ELTArticles

CBA Strategies

1. What is a competency?

2. What is Performance-Based Education?

3. Why choose a competency-based approach?

4. What is Performance-Based Assessment?

5. What is a Performance Task?

6. Performance Tasks and Projects

7. How to Design and Assess a Performance Task

8. Learning strategies:

9. Teaching strategies:

10. Recommendations to the teachers

11. CONCLUSION

What is a competency?

  • A Competency may be defined as the ability of a student / worker to accomplish tasks adequately, to find solutions and to realize them in real life situations.
  • An effective ability to successfully carry out some activity which is totally identified. Competence is a real and demonstrated capability.
  • It is a set of behaviours based on the effective mobilization and use of a range of resources.
  • Set of behaviours refers to the capacity to use appropriately a variety of resources, both internal and external, in particular, learnings acquired in school or in everyday life. The concept of resources refers not only to everything that students have learnt at school, but also to their experiences, skills, interests, etc. Students may rely on external resources, such as their classmates, their teacher, documentation, etc. Finally, the idea of effective mobilization and use of resources implies that the behaviours associated with a competency involve more than just an automatic response or reflex. It implies that students, in seeking to attain a clearly identified objective, deliberately acquire and use intellectual and social concepts and skills to find an appropriate answer to a question or the solution to a problem.
  • A competency is a system of conceptual and procedural parts of knowledge organised into operating schemes that, help identify a problem-task and its solution through an efficient action within a set of situations.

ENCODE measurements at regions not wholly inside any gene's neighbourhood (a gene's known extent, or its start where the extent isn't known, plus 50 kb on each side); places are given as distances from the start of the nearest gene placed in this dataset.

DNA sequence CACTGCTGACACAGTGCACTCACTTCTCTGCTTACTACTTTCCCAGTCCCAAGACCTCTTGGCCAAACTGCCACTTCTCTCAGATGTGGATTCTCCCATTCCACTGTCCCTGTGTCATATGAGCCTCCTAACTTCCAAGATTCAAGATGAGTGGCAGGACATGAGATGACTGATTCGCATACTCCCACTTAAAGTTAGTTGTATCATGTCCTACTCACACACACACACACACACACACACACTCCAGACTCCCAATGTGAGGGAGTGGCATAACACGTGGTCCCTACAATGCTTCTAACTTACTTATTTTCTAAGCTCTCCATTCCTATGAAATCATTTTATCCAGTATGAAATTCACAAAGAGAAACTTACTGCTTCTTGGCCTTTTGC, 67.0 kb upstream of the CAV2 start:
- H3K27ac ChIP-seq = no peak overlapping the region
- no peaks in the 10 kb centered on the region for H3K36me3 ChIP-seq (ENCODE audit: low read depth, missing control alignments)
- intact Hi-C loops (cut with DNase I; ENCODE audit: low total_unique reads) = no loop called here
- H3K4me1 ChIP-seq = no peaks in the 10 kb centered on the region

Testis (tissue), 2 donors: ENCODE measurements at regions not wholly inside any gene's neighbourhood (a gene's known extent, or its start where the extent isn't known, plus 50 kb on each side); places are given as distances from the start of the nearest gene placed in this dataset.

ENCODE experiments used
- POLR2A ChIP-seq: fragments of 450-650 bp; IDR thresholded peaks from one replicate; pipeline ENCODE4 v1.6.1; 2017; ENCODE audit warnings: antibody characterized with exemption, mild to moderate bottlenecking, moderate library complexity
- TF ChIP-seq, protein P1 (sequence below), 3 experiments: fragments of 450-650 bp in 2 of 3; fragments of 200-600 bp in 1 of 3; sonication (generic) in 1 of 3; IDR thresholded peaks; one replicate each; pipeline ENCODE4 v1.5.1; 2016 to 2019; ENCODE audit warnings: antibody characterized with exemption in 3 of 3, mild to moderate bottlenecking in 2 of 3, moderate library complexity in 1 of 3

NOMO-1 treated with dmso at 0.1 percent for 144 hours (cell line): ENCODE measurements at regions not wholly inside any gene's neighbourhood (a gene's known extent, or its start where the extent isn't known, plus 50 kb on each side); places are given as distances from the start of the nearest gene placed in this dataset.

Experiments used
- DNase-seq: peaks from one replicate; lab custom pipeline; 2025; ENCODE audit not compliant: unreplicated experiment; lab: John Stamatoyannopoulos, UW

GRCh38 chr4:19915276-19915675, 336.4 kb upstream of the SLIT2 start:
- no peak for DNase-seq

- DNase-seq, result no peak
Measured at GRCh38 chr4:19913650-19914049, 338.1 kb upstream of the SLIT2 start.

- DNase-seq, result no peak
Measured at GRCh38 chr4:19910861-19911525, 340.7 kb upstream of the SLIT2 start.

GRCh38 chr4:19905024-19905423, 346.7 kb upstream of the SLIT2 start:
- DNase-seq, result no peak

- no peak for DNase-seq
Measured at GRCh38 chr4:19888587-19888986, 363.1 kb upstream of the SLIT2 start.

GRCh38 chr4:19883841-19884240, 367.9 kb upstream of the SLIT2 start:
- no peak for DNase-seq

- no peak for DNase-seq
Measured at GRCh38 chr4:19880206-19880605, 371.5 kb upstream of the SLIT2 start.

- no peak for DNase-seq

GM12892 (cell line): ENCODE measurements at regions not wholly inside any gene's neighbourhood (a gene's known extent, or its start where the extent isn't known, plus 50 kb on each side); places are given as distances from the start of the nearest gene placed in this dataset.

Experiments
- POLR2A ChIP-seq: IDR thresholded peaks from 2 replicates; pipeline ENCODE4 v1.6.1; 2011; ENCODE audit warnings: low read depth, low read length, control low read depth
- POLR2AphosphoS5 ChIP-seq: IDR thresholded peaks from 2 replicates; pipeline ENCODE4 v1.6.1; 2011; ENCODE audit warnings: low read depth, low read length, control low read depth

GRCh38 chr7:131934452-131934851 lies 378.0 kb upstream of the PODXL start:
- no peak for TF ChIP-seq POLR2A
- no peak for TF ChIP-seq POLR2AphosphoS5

• Whenever the term competency is mentioned, a “know-how – to act” process is implied.
  • A competency involves the necessary knowledge and capacities that a given solution requires.
  • As it is possible to evaluate a competency through performance, then a competency is the final stage of a cycle, a period, and determines intermediate and long terms prospects of the learner’s development.

What is Performance-Based Education?

The performance-based approach to education enables pupils to use their knowledge and apply skills in realistic situations. It differs from the traditional approach to education in that as well as striving for mastery of knowledge and skills; it also measures these in the context of practical tasks. Furthermore, performance-based education focuses on the process pupils go through while engaged in a task as well as the end product, enabling them to solve problems and make decisions throughout the learning process.

In addition, performance-based education stimulates the development of other important dimensions of learning, namely the affective, social and metacognitive aspects of learning.

Regarding the affective (emotional) aspect of learning, competence-based education motivates pupils to participate in interesting and meaningful tasks. It helps pupils develop a sense of pride in their work, fostering confidence in the target language. Encouraging pupils to experiment with their increasing control of the language alleviates anxiety over “making a mistake.”  This further motivates them to invest in learning the foreign language.